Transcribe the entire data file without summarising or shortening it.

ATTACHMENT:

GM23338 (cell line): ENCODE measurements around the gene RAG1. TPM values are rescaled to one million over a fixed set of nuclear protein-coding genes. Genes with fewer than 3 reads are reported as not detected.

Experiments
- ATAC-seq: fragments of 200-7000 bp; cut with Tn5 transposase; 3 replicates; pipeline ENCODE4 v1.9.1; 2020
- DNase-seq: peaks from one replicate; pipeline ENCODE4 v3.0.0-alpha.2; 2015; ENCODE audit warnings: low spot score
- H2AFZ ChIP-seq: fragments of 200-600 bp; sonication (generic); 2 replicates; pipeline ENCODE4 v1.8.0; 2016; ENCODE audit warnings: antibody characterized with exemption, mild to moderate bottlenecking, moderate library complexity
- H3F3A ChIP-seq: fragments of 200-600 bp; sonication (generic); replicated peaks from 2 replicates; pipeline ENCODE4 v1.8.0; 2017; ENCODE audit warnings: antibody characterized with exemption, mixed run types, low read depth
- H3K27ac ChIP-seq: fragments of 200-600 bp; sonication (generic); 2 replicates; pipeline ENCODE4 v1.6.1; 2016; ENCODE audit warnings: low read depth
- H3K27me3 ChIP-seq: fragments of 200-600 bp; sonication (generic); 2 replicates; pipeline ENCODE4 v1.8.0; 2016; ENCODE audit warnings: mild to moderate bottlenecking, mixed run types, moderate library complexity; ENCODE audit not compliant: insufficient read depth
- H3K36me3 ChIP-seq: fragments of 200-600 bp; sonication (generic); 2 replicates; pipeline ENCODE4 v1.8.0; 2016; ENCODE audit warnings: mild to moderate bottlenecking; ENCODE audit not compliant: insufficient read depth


GM23338 (cell line): ENCODE measurements around the gene RAG1. TPM values are rescaled to one million over a fixed set of nuclear protein-coding genes. Genes with fewer than 3 reads are reported as not detected.

Experiments
- ATAC-seq: fragments of 200-7000 bp; cut with Tn5 transposase; 3 replicates; pipeline ENCODE4 v1.9.1; 2020
- DNase-seq: peaks from one replicate; pipeline ENCODE4 v3.0.0-alpha.2; 2015; ENCODE audit warnings: low spot score
- H2AFZ ChIP-seq: fragments of 200-600 bp; sonication (generic); 2 replicates; pipeline ENCODE4 v1.8.0; 2016; ENCODE audit warnings: antibody characterized with exemption, mild to moderate bottlenecking, moderate library complexity
- H3F3A ChIP-seq: fragments of 200-600 bp; sonication (generic); replicated peaks from 2 replicates; pipeline ENCODE4 v1.8.0; 2017; ENCODE audit warnings: antibody characterized with exemption, mixed run types, low read depth
- H3K27ac ChIP-seq: fragments of 200-600 bp; sonication (generic); 2 replicates; pipeline ENCODE4 v1.6.1; 2016; ENCODE audit warnings: low read depth
- H3K27me3 ChIP-seq: fragments of 200-600 bp; sonication (generic); 2 replicates; pipeline ENCODE4 v1.8.0; 2016; ENCODE audit warnings: mild to moderate bottlenecking, mixed run types, moderate library complexity; ENCODE audit not compliant: insufficient read depth
- H3K36me3 ChIP-seq: fragments of 200-600 bp; sonication (generic); 2 replicates; pipeline ENCODE4 v1.8.0; 2016; ENCODE audit warnings: mild to moderate bottlenecking; ENCODE audit not compliant: insufficient read depth